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Sunday, 9 March 2014

The Charge of the Light Brigade

The  Charge of the Light Brigade was a charge of British light cavalry against Russian forces on October 25, 1854. It was made by the 4th and 13th Light Dragoons, 17th Lancers, and the 8th and 11th Hussars, under the command of Major General the Earl of Cardigan during the Battle of Balaclava on October 25, 1854.

The Battle of Balaclava was a battle during the Crimean War fought by an alliance of the Ottoman Empire, the French Empire, and the United Kingdom against the Russian Empire. The battle ended with a Russian victory.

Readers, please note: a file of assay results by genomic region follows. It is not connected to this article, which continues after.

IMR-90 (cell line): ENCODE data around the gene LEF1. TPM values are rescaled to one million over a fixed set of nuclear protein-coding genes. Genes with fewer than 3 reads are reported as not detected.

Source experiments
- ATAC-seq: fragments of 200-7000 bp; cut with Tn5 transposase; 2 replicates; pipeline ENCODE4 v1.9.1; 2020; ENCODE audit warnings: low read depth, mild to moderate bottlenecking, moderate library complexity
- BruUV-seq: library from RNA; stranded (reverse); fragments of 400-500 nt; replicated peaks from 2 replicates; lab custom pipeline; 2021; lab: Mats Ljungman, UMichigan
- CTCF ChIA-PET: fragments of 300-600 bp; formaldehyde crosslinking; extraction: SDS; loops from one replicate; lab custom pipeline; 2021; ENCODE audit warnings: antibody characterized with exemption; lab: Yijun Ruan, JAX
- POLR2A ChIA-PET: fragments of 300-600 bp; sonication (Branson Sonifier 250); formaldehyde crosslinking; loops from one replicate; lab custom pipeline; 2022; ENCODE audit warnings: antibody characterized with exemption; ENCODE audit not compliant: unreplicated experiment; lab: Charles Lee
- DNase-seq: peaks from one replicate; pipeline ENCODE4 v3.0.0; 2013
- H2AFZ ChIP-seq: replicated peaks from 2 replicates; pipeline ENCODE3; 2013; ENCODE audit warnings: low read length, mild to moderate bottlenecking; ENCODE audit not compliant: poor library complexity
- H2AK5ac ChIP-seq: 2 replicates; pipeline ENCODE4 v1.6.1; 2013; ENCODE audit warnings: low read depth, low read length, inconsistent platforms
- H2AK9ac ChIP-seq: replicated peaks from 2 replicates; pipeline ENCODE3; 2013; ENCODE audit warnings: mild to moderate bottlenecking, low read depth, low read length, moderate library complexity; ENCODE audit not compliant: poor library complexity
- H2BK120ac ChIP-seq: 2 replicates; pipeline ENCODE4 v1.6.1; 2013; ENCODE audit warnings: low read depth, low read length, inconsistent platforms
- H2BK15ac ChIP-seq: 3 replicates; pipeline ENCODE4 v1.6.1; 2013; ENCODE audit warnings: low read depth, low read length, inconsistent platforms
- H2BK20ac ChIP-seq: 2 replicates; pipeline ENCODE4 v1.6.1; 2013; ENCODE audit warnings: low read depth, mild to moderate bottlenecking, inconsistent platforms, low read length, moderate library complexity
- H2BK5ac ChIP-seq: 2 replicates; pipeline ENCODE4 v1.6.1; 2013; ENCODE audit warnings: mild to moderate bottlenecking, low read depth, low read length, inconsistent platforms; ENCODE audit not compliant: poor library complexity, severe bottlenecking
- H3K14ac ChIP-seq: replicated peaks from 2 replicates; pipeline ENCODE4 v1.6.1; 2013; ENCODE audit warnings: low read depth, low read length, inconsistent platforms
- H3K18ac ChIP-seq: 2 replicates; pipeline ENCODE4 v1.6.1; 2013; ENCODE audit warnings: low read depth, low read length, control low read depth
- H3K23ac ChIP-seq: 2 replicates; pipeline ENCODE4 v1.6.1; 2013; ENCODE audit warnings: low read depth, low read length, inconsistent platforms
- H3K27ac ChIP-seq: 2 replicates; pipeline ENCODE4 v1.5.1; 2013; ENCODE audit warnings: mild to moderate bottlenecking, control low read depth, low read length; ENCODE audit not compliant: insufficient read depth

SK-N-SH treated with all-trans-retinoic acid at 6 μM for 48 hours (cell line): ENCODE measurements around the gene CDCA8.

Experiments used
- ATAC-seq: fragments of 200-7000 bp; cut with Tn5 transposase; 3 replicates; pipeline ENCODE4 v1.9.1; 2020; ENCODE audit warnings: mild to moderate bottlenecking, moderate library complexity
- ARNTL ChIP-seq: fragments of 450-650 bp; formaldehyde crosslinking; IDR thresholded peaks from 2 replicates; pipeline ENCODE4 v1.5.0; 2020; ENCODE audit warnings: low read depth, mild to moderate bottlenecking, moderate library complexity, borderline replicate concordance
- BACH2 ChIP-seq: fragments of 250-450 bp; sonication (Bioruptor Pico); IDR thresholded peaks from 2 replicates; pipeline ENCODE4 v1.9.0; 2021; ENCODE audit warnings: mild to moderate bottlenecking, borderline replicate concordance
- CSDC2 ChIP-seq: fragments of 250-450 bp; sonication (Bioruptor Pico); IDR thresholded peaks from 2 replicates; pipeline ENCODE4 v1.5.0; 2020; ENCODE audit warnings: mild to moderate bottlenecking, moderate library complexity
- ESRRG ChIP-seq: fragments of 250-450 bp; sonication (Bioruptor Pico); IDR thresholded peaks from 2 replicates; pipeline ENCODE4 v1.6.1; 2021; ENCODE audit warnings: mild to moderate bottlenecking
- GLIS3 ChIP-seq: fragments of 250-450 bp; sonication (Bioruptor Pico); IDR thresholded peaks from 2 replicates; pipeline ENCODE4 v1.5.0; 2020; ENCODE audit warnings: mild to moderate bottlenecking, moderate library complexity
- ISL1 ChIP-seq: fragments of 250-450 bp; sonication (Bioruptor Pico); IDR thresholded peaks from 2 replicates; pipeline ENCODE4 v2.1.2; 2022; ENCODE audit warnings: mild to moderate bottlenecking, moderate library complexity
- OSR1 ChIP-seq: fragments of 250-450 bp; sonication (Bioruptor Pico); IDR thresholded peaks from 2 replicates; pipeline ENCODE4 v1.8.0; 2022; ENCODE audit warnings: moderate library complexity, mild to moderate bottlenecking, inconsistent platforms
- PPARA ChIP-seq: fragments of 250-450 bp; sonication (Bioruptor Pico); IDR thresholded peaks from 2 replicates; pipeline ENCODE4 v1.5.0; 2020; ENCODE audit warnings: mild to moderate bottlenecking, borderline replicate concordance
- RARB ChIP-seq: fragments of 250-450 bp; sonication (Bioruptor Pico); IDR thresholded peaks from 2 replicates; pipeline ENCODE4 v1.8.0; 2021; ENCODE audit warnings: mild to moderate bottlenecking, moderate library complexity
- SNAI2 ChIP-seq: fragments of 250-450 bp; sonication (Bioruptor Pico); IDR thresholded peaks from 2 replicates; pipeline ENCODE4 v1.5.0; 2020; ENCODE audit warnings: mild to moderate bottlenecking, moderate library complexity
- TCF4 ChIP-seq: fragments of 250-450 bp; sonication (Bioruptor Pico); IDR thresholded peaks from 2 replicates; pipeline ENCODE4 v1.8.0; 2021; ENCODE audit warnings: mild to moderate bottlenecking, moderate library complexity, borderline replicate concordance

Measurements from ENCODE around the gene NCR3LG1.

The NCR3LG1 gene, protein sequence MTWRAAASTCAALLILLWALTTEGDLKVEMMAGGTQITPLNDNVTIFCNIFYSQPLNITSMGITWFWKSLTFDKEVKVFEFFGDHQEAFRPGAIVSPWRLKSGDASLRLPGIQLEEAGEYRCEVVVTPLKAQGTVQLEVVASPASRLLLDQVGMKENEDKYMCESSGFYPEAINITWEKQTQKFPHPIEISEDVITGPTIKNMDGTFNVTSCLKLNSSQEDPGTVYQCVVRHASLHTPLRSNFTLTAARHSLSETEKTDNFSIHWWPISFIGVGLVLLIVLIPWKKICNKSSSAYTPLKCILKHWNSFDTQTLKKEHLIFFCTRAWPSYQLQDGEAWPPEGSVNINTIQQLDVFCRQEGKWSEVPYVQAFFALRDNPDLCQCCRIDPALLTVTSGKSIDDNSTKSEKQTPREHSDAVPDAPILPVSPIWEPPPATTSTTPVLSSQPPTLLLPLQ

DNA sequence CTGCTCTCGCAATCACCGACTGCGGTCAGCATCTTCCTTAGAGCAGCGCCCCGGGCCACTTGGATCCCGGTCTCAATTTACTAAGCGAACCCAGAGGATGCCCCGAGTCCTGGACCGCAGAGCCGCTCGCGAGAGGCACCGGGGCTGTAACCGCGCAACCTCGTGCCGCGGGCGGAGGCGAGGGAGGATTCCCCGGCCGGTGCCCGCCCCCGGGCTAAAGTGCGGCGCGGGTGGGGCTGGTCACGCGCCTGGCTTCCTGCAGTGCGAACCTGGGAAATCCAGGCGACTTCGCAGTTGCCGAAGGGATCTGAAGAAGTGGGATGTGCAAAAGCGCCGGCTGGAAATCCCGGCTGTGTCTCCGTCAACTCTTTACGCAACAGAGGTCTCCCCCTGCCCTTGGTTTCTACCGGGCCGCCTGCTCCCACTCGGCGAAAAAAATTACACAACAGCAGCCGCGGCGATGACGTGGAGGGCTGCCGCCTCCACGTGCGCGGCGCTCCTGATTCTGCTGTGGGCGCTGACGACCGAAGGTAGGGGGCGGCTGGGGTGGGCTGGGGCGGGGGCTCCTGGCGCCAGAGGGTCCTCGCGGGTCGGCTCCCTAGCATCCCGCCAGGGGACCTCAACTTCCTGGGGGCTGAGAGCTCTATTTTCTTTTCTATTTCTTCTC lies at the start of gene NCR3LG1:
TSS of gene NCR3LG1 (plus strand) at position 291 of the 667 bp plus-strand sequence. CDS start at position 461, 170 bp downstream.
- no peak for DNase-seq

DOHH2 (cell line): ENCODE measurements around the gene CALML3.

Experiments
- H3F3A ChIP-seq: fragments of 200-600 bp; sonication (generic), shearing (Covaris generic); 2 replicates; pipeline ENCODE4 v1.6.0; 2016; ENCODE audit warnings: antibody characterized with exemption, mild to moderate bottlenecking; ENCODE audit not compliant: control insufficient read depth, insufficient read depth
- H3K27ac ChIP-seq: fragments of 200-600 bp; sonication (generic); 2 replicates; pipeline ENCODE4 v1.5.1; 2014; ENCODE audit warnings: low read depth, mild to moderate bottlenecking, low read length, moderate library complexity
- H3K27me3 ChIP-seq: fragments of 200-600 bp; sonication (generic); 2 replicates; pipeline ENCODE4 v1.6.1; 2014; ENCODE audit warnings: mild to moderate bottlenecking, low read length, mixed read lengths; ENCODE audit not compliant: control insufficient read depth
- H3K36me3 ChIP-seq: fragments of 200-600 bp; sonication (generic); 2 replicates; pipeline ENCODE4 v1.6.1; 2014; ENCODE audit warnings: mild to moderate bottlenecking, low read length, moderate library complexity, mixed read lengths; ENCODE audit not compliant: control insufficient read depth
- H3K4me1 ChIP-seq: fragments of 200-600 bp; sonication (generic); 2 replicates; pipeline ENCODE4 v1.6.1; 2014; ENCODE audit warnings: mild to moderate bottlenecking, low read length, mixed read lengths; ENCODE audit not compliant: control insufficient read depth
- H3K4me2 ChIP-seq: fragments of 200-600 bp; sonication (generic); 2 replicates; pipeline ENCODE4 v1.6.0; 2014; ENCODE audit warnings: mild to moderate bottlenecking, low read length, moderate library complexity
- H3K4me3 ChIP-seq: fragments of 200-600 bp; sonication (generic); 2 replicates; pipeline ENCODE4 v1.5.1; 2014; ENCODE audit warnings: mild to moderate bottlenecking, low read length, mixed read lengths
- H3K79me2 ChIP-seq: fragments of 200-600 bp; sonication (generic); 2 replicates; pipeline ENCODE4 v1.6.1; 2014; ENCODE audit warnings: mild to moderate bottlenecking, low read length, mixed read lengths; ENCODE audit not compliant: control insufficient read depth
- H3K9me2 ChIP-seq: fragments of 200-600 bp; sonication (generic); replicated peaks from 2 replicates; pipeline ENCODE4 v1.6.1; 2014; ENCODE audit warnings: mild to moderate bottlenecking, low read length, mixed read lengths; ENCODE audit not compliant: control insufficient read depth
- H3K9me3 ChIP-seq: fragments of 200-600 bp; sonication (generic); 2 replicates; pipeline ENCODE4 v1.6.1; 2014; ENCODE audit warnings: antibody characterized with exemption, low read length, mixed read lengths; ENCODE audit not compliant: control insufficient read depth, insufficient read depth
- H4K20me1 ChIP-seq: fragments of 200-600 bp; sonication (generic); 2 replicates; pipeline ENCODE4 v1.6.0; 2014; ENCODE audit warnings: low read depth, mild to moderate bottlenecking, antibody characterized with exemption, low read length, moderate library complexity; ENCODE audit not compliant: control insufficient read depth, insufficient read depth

Casualty figures vary but at least 664 men took part in the Charge with at least 110 killed.
The Charge of the Light Brigade at Balaklava by William Simpson (1855)

The Russians initially thought the Light Brigade troopers were drunk to charge as they did. They were amazed to find them sober.

After the Charge, flocks of vultures collected to feed on the corpses of soldiers and horses.

Tennyson composed his poem of the same name while walking near his Isle of Wight home after reading a newspaper report of the carnage three weeks later.

Tennyson's poem ensured that a disastrous event would actually achieve legendary status. Generations of children memorized it in school.

The woolen jacket worn by Cardigan in the Crimea became known as a cardigan, while Raglan gave his name to a type of sleeve.

Marechal Bosquet (1810-1861) said of the Charge of the Light Brigade, “C’est magnifique-mais ce n’est pas la guerre”. (It is magnificent but it is not war).

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